Thomas William Runnells
- Bats Both, Throws Right
- Height 6' 0", Weight 175 lb.
- School University of Northern Colorado
- High School Greeley West High School
- Debut August 10, 1985
- Final Game June 6, 1986
- Born April 17, 1955 in Greeley, CO USA
Tom Runnells is a former big league infielder who later became a major league manager and coach.
Runnells played in the minor leagues for almost nine years before he got his brief major league shot. He began his career in the San Francisco Giants organization, playing seven years in their system. He hit .300 a couple of times for the Phoenix Giants in the Pacific Coast League but showed little power. He moved on to the Cincinnati Reds in 1984, and finally reached the bigs as a 30-year-old rookie in 1985 on manager Pete Rose's club. He had another cup of coffee with the Reds in 1986 but retired following the season.
Runnells started managing in the Reds system in 1987 and led the Chattanooga Lookouts to a league crown the next year. He moved on to the Montreal Expos organization in 1989 and led the Indianapolis Indians to the American Association championship. This success earned him a spot on the Expos big league coaching staff beginning in 1990 as a third base coach. Midway through the 1991 season, he replaced Buck Rodgers as the team's manager. After about a year at the helm, he was replaced by Felipe Alou.
His time as Expos manager was short but tumultuous. Succeeding the very popular Rodgers, he had trouble establishing his credibility with the media and the team. He was General Manager Dave Dombrowski's hand-picked man but failed to replicate his minor league success as the Expos finished the 1991 season in last place for the first time since 1976. In what became his defining moment, he made an entrance at spring training in 1992 dressed in marine fatigues, apparently trying to channel the spirit of General Norman Schwartzkopf. Everyone who witnessed the performance found it eerily distressing. He then proceeded to try to shake up the team through various strange moves, such as shifting three-time Gold Glove winner Tim Wallach from third base to first base in order to slot in Bret Barberie, who had hardly ever played the position in organized baseball. The players quickly were in open revolt against their leader. Runnells' position with the front office had become shaky anyway, as Dombrowski had bolted the organization and had been replaced by Dan Duquette, who sacked Runnells on May 22nd, replacing him with the calmer and more experienced Felipe Alou, under whom the team started winning immediately.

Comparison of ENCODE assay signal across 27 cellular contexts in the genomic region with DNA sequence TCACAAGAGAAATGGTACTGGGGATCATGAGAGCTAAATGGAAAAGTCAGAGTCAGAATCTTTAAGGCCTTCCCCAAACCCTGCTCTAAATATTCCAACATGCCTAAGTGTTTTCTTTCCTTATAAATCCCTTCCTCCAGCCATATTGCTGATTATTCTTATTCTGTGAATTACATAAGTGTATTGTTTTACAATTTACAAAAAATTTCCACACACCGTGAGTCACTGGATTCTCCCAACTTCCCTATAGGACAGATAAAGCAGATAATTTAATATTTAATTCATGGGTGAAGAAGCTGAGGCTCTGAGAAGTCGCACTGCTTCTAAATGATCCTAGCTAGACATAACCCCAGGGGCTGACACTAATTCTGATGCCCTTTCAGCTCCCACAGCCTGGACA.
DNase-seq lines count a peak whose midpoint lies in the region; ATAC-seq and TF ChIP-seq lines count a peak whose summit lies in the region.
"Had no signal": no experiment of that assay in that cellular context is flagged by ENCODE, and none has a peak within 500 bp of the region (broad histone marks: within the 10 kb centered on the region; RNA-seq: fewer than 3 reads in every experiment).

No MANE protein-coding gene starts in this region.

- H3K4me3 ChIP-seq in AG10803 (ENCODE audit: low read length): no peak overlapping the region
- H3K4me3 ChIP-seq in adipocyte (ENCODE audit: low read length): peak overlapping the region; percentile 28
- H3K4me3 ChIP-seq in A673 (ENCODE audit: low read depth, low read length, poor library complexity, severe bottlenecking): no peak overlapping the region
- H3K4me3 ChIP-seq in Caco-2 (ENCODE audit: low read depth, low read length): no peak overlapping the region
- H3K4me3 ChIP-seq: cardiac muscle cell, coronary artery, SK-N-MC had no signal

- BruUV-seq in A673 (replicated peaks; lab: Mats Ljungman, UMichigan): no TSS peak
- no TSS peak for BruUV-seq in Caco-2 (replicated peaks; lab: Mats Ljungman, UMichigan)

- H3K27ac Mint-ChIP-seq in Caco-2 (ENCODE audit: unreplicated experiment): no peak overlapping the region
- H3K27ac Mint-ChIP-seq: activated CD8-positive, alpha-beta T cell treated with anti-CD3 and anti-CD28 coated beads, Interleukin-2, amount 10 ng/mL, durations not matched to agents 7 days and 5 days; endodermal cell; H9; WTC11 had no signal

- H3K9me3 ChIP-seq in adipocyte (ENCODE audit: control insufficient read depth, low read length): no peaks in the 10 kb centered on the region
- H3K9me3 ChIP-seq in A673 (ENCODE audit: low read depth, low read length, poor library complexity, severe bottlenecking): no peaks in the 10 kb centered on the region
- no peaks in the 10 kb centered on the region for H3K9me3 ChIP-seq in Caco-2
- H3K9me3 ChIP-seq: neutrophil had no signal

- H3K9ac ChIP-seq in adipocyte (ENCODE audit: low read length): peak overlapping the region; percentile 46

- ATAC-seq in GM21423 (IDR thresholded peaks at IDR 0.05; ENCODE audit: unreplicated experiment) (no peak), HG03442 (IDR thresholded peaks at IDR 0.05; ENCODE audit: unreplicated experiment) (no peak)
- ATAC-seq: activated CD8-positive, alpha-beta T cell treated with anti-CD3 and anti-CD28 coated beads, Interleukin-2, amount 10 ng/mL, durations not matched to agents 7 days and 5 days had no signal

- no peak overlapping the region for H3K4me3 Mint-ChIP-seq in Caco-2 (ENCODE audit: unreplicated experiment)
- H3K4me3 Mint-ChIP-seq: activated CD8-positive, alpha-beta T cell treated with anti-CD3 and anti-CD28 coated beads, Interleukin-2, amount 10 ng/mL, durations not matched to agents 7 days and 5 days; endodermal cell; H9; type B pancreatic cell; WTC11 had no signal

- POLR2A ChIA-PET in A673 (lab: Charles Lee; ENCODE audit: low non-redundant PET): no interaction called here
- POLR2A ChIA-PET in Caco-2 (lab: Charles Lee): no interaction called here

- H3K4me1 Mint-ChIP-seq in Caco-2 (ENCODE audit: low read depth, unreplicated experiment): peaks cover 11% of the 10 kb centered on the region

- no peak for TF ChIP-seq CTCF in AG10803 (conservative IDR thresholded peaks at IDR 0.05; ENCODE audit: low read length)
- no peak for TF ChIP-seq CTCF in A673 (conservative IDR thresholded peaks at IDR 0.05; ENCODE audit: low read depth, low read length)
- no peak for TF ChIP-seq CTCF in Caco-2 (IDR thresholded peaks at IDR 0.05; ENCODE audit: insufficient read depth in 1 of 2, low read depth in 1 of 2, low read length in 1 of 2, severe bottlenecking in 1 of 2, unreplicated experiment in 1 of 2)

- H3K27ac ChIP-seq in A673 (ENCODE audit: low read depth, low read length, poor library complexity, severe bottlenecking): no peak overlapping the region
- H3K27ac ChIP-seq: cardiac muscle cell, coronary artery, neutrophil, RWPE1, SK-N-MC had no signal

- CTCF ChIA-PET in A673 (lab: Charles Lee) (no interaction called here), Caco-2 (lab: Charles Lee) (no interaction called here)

After leaving the Expos, Runnells managed in the Detroit Tigers system for several seasons and served again as a coach. Runnells was the Tiger's advance scout in 1997-1998 and their minor league hitting instructor for the 1999-2003 seasons. More recently, he led the Tulsa Drillers in 2004 and 2005 and became skipper of the Colorado Springs Sky Sox in 2006. In 2009, Runnells started the season as the Sky Sox manager but was promoted to the Colorado Rockies bench coach to replace Jim Tracy, who became the team's new manager. He retained the position when Walt Weiss succeeded Tracy as manager in 2013. On May 13, 2015 he took over as Rockies' manager on an interim basis while Weiss was recovering from an appendectomy. He retired when Weiss's tenure ended after the 2016 season.
In retirement, he found a second career as an artist, using old baseballs destined to be thrown away and deconstructing them, using their parts as materials to create artworks paying hommage to baseball history, and particularly to the Negro Leagues. He spends a lot of time researching the history of the players he depicts, and all proceeds from the sales of his artwork go towards supporting youth baseball around Toledo, OH, where he settled down in retirement. Given he has no formal art background, he works with a friend, Jeff Stone a former baseball coach who is an actual artist, who draws the portraits, whereas Runnels focusses on how to depict the subjects, adding background elements, and conceptualizing the whole works. He did always have a penchant for art, preparing his line-up cards in ornate calligraphic style back when he was a coach
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- Thomas Harding: "Former MLB coach tells Negro Leagues story through art: It's baseball art ... made out of baseballs", mlb.com, February 14, 2022.